You’ve taken down the evil lair, incapacitated your arch-nemesis after an exhausting chase down the local bobsled track, and rescued the stunning damsel from her distress. Finally, after 133 minutes of run time, you, the hero, have earned her hand in marriage. After a tasteful ceremony in Portugal, the two of you climb aboard your wedding flower-adorned 1969 Aston Martin DBS and drive away as friends and family toss rose petals and see you off into married life.
That was Agent 007’s story toward the end of the sixth James Bond film On Her Majesty’s Secret Service. For the 50th anniversary of the 1969 classic, Aston Martin has collaborated with the Bond films’ production company to create a limited run of DBS Superleggera models inspired by the movie. The limited edition Aston will wear exclusive olive green paint to match the movie car, and six horizontal metal vanes subdivide the DBS Superleggera’s gaping maw, referencing the Bond car’s front end.
The 1969 car’s wire wheels see a major update 50 years later with exclusive 21-inch wheels which push the limits of visual busyness, and only a car with the swagger of a DBS could pull them off. Inside, the cabin is lined with black leather and trimmed with red stitching—a nod to Bond’s crimson-trimmed, rifle-concealing glove box. Customers can tick a (presumably very pricey) option box for a custom felt-lined drinks case with room for two bottles of bubbly and twice as many champagne flutes. It’s even designed to fit perfectly in the trunk.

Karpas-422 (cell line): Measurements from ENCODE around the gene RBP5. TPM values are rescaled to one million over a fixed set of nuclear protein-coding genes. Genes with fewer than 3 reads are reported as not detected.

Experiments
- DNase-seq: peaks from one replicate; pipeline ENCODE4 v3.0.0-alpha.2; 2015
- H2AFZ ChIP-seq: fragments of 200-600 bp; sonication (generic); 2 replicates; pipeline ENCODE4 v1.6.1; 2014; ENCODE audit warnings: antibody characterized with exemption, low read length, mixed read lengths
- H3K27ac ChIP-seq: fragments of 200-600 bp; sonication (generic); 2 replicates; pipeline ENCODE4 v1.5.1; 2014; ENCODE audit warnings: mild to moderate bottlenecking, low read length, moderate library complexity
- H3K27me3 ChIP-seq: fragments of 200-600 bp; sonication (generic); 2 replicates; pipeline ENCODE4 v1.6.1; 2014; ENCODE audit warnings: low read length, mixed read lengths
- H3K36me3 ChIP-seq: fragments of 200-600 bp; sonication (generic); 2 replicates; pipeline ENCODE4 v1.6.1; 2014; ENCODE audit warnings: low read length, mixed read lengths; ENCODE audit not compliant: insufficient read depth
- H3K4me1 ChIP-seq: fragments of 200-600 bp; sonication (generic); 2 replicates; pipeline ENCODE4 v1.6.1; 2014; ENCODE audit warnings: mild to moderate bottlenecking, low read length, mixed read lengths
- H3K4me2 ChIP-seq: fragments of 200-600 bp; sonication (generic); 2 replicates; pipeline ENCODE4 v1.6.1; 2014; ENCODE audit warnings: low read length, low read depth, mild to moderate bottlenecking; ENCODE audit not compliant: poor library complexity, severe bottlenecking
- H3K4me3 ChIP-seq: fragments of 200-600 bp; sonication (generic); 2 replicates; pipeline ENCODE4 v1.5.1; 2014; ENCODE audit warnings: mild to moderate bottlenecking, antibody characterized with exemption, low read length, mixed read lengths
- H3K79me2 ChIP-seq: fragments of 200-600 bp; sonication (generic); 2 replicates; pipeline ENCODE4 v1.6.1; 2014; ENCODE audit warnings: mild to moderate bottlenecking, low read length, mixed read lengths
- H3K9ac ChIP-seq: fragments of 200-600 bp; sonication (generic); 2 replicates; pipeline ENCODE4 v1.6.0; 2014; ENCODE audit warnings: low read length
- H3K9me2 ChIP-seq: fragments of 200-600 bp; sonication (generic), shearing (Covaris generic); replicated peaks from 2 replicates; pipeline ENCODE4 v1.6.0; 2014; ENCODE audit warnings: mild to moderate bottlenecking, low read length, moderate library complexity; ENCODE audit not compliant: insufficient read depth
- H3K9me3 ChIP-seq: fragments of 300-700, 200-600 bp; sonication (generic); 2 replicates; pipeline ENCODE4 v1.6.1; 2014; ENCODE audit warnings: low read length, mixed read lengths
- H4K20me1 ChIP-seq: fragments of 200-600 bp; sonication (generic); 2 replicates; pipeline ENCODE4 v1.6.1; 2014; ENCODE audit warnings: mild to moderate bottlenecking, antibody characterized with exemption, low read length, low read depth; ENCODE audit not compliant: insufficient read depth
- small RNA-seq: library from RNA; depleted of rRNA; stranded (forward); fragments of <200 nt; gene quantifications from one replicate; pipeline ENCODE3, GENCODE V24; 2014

Badges reading OHMSS Edition are scattered inside and out to reference the film, though we can’t help but giggle at the acronym. Most middle school chemistry students can tell you Ohm’s Law reads that current equals voltage over resistance. That has very little to do with a 50-year-old Bond movie, but seeing it written all over a $300,000 automobile would certainly make a few physicists smile.
Mechanically, this is the same 715-horsepower DBS Superleggera we know and love. It has none of the gadgetry spec’d to the Godlfinger-inspired Aston DB5 continuation car, only a massively powerful twin-turbocharged V-12 and some of the best-looking bodywork we’ve seen in a long time.